The Victorian Wrasse (Ocean) Fishery was established in the 1990s when a domestic market based on live trade to restaurants and seafood outlets was created. The commercial fishery extends along the entire length of the Victorian coastline and out to 20 nautical miles offshore, except for marine reserves. Most wrasse is harvested by hook and line although commercial rock lobster fishers who also hold a commercial wrasse licences can keep those fish that they catch in their rock lobster pots.
Bluethroat Wrasse (Notolabrus tetricus) and Purple Wrasse (also called Saddled Wrasse; N. fucicola), comprise approximately 90 per cent of the commercial Victorian wrasse harvest. Small catches of Rosy Wrasse (Pseudolabrus psittaculus), Senator Wrasse (Pictilabrus laticlavius) and Southern Maori Wrasse (Ophthalmolepis lineolatus) are also caught. A harvest strategy is in place for this fishery.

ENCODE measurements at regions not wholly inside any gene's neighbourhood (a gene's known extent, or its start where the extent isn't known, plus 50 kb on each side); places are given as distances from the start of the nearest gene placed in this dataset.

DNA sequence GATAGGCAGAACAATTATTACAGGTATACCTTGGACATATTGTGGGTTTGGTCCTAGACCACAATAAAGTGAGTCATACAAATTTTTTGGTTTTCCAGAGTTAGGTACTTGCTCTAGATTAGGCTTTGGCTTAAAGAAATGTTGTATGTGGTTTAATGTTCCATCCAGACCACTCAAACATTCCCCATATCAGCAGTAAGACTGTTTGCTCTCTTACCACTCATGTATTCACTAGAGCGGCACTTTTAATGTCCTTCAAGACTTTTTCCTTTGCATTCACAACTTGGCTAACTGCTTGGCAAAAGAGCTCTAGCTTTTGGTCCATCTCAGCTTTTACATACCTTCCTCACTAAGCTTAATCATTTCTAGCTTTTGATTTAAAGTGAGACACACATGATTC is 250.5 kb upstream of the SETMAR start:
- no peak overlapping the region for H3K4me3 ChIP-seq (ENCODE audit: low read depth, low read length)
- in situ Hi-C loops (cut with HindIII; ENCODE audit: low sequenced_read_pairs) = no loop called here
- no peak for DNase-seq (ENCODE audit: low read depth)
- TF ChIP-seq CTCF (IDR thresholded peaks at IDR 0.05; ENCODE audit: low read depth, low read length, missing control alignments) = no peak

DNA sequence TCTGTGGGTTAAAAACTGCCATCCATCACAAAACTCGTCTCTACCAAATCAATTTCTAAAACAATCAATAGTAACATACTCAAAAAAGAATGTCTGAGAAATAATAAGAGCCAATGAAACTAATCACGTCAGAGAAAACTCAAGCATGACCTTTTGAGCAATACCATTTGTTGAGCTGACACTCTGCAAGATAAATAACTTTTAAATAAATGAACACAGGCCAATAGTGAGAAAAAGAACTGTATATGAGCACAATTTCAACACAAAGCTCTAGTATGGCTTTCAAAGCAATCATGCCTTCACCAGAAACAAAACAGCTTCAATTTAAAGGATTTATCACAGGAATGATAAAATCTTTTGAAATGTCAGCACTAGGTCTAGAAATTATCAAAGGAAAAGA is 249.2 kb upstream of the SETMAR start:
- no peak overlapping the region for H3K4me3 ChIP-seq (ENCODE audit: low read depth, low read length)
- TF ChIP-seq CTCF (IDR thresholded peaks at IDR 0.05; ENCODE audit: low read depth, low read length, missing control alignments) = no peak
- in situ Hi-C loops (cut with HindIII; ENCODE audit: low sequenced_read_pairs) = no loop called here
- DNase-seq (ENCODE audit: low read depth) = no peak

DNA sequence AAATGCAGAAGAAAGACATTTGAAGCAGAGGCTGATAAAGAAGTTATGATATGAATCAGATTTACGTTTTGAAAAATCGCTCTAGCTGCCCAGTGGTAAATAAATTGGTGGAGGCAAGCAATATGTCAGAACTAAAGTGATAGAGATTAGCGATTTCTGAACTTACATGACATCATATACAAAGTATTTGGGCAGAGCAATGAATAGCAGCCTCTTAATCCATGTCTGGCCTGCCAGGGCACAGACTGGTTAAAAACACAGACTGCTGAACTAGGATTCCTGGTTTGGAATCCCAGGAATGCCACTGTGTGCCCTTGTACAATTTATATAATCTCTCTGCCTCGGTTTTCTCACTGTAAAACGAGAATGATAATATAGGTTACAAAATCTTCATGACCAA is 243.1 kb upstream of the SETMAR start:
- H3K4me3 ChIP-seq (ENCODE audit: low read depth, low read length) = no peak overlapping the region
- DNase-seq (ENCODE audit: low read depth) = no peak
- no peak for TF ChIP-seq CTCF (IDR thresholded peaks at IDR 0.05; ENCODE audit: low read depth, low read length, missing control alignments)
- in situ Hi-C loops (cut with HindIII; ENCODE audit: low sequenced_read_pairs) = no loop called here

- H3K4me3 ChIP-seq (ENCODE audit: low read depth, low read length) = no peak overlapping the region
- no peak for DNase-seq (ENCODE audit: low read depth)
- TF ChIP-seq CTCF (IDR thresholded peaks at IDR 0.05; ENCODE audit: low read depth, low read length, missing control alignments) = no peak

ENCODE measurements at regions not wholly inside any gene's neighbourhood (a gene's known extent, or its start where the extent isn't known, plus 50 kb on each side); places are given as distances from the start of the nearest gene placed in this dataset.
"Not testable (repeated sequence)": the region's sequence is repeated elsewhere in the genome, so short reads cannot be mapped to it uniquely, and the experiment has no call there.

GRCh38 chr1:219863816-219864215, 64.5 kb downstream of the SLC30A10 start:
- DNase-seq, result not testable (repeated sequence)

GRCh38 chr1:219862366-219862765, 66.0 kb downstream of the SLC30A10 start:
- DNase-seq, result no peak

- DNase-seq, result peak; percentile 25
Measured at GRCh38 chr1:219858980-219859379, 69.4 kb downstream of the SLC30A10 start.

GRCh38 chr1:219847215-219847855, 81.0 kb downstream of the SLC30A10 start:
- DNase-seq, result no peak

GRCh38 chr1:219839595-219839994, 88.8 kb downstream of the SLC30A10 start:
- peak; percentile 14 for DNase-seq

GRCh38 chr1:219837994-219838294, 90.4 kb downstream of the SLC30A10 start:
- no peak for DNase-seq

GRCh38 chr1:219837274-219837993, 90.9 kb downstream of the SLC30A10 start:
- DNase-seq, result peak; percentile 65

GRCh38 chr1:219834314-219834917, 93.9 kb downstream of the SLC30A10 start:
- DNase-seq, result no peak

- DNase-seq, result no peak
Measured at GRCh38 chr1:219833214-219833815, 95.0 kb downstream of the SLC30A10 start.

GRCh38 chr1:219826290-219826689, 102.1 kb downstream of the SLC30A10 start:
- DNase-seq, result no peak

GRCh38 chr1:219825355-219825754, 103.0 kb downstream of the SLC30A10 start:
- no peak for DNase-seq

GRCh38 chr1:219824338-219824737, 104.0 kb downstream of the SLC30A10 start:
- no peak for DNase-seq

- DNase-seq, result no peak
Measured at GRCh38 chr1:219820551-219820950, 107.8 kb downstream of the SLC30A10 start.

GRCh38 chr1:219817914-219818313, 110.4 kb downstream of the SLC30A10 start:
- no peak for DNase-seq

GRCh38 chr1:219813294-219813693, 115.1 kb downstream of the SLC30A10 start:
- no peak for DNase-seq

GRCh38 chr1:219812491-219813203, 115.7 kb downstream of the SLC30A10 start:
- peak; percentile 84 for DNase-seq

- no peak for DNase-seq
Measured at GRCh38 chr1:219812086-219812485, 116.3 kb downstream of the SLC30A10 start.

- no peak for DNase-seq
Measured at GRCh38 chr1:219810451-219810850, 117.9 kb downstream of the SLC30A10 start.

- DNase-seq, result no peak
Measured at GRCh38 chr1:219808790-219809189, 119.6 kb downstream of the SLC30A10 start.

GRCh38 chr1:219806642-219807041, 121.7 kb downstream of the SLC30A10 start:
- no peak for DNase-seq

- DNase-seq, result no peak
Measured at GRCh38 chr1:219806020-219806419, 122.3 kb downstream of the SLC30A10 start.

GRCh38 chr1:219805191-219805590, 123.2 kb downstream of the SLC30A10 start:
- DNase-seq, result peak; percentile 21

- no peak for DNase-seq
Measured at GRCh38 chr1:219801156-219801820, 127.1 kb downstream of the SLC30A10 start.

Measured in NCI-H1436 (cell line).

Victorian fisheries also include the Bait Fisheries, Bays and Inlet Fisheries and Multi-species Ocean Fisheries.
image: bluethroat wrasse